Article by Edmonton and area Fetal Alcohol Network Society

As the new school year approaches, caregivers of children and youth with Fetal Alcohol Spectrum Disorder (FASD) can take proactive steps to ensure a smooth transition and set their loved ones up for success. By implementing strategies ahead of time, caregivers can help their children with FASD navigate the upcoming school year. Here are some effective strategies to consider:

  1. Start Early: Begin implementing strategies and routines before the first day of school. By gradually introducing new routines, you can help your child adjust to the upcoming changes and reduce anxiety. For example, establish consistent morning and bedtime routines to create a sense of structure and familiarity.
  2. Visit the School and Classroom: Schedule a visit to the school and classroom before the school year begins. This allows your child to become familiar with the environment, reducing potential anxiety on the first day. Meeting the teachers and support staff in advance also provides an opportunity to discuss your child’s needs, share information about FASD, and collaborate on strategies for a successful school experience.
  3. Share Information: Prepare an information package about FASD and your child’s specific strengths, challenges, and support needs. Provide this package to the teachers, support staff, and the school administration. This information will help them better understand your child’s individual needs and develop appropriate accommodations and supports.
  4. Establish Communication Channels: Build open lines of communication with your child’s teachers, support staff, and the school administration. Share your contact information and encourage regular updates on your child’s progress. Establishing a collaborative relationship with the school can ensure that everyone is working together to support your child’s academic and social development.
  5. Use Visual Supports: Introduce visual supports, such as visual schedules, social stories, and visual cues, to your child well before the school year begins. These supports can help them understand expectations, transitions, and daily routines. By familiarizing your child with visual supports, they will be better equipped to navigate their school day.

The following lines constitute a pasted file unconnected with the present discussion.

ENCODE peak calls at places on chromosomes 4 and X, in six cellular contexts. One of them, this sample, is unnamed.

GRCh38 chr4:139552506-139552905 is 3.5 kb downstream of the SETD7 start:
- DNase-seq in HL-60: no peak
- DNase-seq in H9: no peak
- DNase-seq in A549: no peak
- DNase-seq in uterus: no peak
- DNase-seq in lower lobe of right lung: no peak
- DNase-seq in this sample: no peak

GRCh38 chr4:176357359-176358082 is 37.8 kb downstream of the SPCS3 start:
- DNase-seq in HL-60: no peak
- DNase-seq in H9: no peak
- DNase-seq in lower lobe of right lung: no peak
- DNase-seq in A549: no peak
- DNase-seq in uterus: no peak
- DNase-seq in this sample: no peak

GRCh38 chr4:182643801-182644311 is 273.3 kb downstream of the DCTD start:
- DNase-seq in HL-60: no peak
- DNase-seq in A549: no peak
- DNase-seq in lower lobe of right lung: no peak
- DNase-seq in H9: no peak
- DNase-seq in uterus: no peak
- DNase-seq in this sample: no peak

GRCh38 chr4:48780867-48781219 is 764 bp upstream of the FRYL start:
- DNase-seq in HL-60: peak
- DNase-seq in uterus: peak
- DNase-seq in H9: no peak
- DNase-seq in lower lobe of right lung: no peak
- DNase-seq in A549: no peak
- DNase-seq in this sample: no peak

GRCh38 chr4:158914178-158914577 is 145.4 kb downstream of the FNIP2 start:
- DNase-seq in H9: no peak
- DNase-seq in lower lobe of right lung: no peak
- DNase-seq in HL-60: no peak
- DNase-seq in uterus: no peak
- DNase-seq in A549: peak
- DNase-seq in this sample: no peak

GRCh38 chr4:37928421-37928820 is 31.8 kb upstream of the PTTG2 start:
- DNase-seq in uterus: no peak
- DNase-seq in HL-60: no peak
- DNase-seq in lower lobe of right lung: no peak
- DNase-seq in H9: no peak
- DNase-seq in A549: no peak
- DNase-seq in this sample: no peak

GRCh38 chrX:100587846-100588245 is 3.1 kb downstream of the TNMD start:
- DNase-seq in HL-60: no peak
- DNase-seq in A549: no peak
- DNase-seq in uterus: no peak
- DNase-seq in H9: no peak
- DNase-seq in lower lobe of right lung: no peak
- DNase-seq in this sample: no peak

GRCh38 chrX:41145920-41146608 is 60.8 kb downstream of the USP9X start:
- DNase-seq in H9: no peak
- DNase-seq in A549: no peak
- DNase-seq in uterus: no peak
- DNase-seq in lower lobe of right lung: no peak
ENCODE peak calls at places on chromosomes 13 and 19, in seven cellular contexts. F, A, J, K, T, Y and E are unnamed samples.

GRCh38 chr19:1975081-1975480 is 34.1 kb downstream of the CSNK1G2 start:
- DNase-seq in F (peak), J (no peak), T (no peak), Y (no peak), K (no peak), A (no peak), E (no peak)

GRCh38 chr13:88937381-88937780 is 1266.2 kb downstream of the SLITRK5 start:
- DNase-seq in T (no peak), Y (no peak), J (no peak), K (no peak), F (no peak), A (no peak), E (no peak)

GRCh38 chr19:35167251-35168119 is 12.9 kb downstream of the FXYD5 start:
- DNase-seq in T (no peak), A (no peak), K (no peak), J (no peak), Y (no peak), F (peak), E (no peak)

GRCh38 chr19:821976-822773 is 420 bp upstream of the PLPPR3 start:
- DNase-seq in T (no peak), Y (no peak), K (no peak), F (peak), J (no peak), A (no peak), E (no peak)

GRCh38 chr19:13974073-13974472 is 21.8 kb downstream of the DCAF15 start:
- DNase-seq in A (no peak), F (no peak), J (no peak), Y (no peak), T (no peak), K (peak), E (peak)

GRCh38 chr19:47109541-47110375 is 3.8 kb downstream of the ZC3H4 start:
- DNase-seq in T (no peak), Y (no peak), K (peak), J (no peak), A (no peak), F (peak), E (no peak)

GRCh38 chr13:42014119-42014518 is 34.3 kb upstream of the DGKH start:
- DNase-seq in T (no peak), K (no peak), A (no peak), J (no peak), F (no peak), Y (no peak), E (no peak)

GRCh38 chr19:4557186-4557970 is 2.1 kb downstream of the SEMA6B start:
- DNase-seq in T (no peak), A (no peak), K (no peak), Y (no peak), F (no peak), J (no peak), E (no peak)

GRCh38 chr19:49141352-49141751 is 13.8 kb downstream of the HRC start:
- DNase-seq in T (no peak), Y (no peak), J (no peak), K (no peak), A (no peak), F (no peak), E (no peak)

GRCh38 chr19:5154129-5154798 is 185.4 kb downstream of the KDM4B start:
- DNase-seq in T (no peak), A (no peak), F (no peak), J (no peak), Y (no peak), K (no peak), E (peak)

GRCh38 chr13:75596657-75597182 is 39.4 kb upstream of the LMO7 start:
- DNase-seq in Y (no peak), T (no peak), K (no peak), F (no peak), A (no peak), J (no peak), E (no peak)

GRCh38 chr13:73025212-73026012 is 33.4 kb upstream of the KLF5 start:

6. Practice School-related Skills: Help your child develop and practice school-related skills, such as organizing their backpack, using a locker, and managing personal belongings. Practice activities like following instructions, taking turns, and raising their hand to participate in classroom discussions. These skills can boost their confidence and independence as they start the school year.
  7. Collaborate with Support Services: Engage with any support services available at the school, such as special education teams or occupational therapists. Share your child’s needs and collaborate on developing an Individualized Education Program (IEP) or a personalized support plan. By involving these services early on, you can ensure that appropriate supports are in place from the beginning of the school year.

By implementing these strategies ahead of time, caregivers can help ease the transition into the new school year for children and youth with FASD. Remember to stay proactive, communicate openly, and collaborate with the school and support services to provide the best possible support for your child.

📚 Hey there caregiving superheroes! It’s that time of the year again, when chaos and excitement collide: the back-to-school season! 🎒✏️

We know you’ve got some epic strategies up your sleeves for getting your little ones ready for the new school year. So, why not share your top-secret tricks with us in the comments below? Don’t worry, your superhero identity will remain hidden! 😉

We’re on a mission to gather the most genius ideas that will save the day and make this school year a breeze for all caregivers out there. So, let the brainstorming begin! ✨💡✨